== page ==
Of course, McDonnell and Lansman do not mean any of those perfectly decent and workable definitions. If they did, they would have to stand up and finally put an end to the campaign by the right in the party. Thousands of party members have been suspended and investigated – and not because they show actual “hostility or prejudice” towards Jews. Most complaints are based on (sometimes sloppy) comments made in the heat of an online debate, when somebody, for example, writes ‘Zionists’ when they should say ‘the Israeli government’ – or ‘Jews’ when they should say ‘Zionists’. Or somebody sharing a meme that, on much closer inspection, turns out to be the work of an anti-Semite – does that make the sharer anti-Semitic? How about having your words taken out of context, twisted and rearranged?
These types of accusations make up the vast majority of the complaints against Labour Party members. Hastily written, sometimes based on misconceptions and misinformation and, yes, sometimes based on low-level prejudice. But these instances – which, as can be expected, are increasing proportionally with the growth of the witch-hunt – would best be countered by education through open and transparent debate (and, no, we are not talking about the ‘rehabilitation programmes’ offered by the Zionists of the Jewish Labour Movement or the witch-hunters in Hope not Hate, who have joined in the calls to sack Chris Williamson3)Huffington Post, February 26).
How about the reason for Derek Hatton’s suspension from the party, two days after the former Militant member and deputy leader of the Liverpool council was allowed to rejoin? In 2012, during Israel’s ‘Operation Pillar of Defence’, in which Israeli airstrikes killed hundreds of Palestinians in the Gaza strip, he tweeted, clearly outraged: “Jewish people with any sense of humanity need to start speaking out publicly against the ruthless murdering being carried out by Israel!”
We wonder if he is one of the “hard-core anti-Semites” that McDonnell and Lansman want to kick out of the party? Hatton’s comment could have been a bit clumsy, but surely what he meant was that, while everyone should speak out against Israel’s atrocities, such criticism is particularly effective when it is made by those the state of Israel claims to represent. Either way, his tweet clearly does not merit suspension – it seems we are back in the bad old days where members are suspended first before any investigation takes place. Clearly, the party leadership is still trying to appease the right – even though every time they take one step back, the right takes two steps forward.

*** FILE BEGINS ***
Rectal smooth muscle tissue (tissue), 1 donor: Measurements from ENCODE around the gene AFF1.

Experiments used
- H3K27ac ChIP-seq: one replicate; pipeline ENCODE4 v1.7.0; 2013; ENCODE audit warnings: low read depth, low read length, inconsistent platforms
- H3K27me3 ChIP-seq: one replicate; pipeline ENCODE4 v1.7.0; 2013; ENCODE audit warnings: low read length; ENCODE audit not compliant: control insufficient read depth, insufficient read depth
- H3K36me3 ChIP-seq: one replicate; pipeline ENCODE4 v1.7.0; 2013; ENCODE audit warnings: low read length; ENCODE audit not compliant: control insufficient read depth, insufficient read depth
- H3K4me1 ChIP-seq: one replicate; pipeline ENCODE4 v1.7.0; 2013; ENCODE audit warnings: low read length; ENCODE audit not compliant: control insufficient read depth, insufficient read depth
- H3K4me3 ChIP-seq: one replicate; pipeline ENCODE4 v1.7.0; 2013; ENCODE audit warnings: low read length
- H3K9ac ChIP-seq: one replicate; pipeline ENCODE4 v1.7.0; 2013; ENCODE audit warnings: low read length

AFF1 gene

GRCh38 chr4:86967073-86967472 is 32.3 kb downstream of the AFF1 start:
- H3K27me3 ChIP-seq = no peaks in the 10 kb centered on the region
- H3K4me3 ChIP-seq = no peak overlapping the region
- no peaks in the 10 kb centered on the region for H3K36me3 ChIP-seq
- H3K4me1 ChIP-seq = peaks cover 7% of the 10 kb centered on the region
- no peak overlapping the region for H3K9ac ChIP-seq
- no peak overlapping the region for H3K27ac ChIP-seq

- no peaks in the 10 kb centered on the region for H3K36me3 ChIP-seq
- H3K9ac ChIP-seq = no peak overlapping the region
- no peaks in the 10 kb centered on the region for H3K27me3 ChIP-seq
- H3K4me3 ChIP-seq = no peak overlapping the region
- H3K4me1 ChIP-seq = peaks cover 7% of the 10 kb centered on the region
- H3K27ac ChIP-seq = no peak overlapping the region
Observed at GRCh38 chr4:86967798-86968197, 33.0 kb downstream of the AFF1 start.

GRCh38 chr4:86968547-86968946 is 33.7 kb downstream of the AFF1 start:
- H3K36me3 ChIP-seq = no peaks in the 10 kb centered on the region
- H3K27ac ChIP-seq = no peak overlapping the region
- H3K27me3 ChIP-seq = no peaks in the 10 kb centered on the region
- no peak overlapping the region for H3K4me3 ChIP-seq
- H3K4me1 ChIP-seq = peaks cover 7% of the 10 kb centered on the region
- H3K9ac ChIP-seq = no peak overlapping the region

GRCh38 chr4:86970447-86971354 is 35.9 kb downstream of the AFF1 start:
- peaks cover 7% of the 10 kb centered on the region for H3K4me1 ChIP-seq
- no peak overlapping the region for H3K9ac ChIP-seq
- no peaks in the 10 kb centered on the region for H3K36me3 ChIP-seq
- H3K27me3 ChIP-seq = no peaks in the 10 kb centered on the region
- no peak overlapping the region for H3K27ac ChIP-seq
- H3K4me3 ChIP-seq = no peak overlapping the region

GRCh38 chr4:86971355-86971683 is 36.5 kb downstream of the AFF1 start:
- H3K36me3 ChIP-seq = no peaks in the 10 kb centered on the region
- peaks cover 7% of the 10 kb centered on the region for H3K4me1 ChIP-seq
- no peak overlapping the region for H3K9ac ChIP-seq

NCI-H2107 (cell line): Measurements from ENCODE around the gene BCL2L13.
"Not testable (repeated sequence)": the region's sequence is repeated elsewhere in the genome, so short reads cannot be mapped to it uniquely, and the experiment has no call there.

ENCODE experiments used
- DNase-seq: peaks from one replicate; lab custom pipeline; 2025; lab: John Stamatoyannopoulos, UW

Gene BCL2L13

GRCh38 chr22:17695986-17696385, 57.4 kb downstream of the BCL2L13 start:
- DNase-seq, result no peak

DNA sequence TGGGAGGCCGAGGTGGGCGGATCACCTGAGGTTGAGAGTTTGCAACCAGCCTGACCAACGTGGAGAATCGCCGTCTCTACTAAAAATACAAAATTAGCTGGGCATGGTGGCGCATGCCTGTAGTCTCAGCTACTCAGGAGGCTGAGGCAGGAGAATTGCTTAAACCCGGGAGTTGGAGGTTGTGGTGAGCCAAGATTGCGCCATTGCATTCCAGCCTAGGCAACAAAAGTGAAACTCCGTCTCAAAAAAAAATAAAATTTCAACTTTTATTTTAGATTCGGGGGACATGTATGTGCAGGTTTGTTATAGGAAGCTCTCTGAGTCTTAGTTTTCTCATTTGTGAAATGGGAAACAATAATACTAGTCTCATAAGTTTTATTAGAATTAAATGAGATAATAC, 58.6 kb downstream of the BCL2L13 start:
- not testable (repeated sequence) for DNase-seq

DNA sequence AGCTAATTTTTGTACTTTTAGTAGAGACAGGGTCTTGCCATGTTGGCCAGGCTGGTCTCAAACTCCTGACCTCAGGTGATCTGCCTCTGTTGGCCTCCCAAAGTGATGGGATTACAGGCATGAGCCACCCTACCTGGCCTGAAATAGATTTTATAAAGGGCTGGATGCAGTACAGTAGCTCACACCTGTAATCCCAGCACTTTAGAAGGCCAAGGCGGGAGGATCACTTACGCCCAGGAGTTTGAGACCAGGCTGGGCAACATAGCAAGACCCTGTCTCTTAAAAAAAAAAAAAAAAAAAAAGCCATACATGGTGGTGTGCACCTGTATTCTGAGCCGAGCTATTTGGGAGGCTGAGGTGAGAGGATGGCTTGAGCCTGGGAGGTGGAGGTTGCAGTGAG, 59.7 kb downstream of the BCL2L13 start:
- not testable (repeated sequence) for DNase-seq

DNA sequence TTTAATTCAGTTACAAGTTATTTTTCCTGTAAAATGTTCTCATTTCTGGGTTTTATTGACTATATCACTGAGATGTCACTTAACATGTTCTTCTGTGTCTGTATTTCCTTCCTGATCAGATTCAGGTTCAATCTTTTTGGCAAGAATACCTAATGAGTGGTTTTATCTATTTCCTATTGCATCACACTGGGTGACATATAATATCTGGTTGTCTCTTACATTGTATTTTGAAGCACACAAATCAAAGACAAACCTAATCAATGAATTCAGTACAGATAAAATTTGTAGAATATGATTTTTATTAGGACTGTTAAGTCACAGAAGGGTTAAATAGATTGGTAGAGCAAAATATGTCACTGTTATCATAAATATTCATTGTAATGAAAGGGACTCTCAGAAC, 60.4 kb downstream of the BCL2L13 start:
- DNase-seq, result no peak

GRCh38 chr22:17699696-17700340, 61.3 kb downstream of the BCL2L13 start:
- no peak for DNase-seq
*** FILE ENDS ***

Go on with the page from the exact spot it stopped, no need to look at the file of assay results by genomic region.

That is, of course, exactly the point of the so-called ‘definition’ of anti-Semitism produced by the International Holocaust Remembrance Alliance, which was finally adopted by the Labour Party’s NEC last year with all 11 examples (seven of which deal with Israel, not Jews) after much lobbying by Lansman and McDonnell. Some NEC members were all too aware that the examples that come with the ‘definition’ are designed to conflate anti-Zionism with anti-Semitism. Among them, of course, Jeremy Corbyn who – unsuccessfully – tried to add a disclaimer clarifying that criticising Israel was not anti-Semitic.
To make matters worse, the IHRA is anything but a definition. As well as being driven by a pro-Zionist agenda, it is poorly phrased and inaccurate. Labour Against the Witchhunt and other organisations have produced useful analyses of the document, which is – contrary to what we are constantly told – not widely accepted internationally (only 15 countries have – cynically – adopted it). It is designed to legitimise the horrendous actions of the state of Israel against the Palestinians, to silence critics who are pointing to the increasing official racism of the regime and, crucially, to prepare for further military action.
To our knowledge, the IHRA definition has not yet been used to discipline anybody in the Labour Party (it is also not legally binding and could not be used before a court) – but judging by the way Lansman, McDonnell and Formby are going, we would not be surprised if that starts to happen soon.
We call on all democrats, socialists and Marxists in the Labour Party to campaign to reverse the NEC’s decision on the IHRA and to show solidarity with Chris Williamson MP (there are useful model motions on LAW’s website for both).